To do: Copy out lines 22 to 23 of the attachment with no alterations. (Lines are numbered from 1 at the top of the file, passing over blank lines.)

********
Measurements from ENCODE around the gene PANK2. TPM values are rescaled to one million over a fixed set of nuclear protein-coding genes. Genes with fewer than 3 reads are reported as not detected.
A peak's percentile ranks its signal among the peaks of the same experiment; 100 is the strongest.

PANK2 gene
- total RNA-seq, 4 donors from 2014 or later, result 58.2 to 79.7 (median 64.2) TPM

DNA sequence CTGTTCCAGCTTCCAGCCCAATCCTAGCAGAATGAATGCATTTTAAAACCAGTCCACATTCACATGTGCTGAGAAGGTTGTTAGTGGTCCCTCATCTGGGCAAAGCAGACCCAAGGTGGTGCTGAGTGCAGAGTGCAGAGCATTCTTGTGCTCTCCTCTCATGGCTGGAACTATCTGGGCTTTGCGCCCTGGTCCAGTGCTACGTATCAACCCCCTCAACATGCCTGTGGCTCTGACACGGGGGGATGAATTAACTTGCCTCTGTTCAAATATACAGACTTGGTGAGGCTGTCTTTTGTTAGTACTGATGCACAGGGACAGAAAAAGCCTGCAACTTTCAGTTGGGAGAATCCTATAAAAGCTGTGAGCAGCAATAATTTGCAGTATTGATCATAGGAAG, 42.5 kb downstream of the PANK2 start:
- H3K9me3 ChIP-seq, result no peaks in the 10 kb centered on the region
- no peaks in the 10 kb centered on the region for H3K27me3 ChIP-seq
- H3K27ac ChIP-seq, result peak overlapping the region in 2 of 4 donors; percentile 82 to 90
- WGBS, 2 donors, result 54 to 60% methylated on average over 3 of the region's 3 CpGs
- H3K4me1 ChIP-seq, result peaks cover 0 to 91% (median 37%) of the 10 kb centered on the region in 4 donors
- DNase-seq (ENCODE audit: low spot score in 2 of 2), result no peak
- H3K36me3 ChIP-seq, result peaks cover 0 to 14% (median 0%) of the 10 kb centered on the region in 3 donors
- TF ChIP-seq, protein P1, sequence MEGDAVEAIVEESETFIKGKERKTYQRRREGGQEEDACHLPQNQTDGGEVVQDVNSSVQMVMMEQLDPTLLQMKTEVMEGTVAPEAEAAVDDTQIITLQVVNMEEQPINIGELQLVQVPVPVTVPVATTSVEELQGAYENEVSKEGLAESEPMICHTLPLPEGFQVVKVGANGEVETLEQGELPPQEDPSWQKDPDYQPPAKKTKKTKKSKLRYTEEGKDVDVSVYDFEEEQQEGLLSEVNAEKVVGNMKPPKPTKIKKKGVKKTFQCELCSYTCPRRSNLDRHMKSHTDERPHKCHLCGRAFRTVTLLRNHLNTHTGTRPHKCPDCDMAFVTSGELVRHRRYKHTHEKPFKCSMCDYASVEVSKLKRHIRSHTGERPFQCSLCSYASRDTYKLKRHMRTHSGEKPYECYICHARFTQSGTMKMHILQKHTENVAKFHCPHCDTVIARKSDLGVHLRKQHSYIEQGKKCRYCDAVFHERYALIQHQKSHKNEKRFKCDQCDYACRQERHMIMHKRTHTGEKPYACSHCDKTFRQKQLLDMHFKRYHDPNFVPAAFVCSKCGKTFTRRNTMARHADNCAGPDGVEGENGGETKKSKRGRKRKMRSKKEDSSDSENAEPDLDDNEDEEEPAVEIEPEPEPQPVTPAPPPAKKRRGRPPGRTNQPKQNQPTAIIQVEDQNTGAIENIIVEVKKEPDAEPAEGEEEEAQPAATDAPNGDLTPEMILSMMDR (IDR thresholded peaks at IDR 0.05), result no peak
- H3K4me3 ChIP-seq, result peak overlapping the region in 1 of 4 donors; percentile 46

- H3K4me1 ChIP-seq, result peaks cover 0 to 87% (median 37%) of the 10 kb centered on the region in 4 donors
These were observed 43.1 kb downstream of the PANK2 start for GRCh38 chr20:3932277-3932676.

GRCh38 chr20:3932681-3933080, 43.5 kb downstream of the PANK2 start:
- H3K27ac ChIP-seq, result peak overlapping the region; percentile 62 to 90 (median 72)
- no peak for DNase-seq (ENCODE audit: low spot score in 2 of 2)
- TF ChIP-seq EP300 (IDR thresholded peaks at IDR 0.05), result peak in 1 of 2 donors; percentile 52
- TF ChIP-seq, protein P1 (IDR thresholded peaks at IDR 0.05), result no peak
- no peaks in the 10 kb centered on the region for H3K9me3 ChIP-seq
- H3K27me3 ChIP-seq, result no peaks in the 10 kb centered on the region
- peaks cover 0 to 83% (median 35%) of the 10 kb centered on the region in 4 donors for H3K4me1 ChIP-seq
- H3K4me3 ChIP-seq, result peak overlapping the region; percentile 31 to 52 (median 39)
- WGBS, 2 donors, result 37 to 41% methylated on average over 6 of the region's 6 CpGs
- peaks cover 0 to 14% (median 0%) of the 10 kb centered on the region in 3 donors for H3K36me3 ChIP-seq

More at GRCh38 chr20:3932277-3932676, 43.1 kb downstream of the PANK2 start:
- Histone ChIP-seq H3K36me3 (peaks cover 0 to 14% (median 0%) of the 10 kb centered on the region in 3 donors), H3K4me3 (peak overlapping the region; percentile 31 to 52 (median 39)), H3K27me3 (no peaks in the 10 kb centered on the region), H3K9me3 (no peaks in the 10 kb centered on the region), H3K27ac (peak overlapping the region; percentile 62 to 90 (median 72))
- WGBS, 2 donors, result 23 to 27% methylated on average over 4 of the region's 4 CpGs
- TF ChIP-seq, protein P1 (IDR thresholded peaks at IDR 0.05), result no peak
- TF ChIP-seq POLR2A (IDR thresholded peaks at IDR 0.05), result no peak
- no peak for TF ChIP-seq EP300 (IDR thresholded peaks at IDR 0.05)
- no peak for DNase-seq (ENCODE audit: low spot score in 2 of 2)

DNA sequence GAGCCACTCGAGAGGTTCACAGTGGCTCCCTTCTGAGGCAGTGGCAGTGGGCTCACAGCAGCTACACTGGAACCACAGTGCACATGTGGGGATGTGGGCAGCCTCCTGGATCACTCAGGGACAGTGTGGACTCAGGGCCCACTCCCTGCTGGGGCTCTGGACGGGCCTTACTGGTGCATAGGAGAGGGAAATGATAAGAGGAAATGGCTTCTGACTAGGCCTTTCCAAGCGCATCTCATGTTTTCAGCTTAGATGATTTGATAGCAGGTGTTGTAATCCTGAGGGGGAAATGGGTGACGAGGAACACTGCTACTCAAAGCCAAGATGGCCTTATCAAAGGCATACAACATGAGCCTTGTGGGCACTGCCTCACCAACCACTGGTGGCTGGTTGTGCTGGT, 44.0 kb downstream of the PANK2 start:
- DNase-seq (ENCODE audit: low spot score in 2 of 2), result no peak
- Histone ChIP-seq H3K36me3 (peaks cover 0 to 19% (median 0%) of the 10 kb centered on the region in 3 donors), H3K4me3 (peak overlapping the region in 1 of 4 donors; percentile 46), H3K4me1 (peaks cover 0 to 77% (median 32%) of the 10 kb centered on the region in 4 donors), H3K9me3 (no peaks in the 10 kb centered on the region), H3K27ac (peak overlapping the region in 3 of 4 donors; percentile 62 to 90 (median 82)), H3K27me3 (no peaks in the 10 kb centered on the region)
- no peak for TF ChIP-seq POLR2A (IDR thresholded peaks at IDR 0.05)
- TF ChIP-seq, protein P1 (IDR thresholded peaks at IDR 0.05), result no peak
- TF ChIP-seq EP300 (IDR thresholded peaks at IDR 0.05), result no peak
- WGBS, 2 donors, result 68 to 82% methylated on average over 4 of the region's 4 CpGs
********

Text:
- no peaks in the 10 kb centered on the region for H3K9me3 ChIP-seq
- H3K27me3 ChIP-seq, result no peaks in the 10 kb centered on the region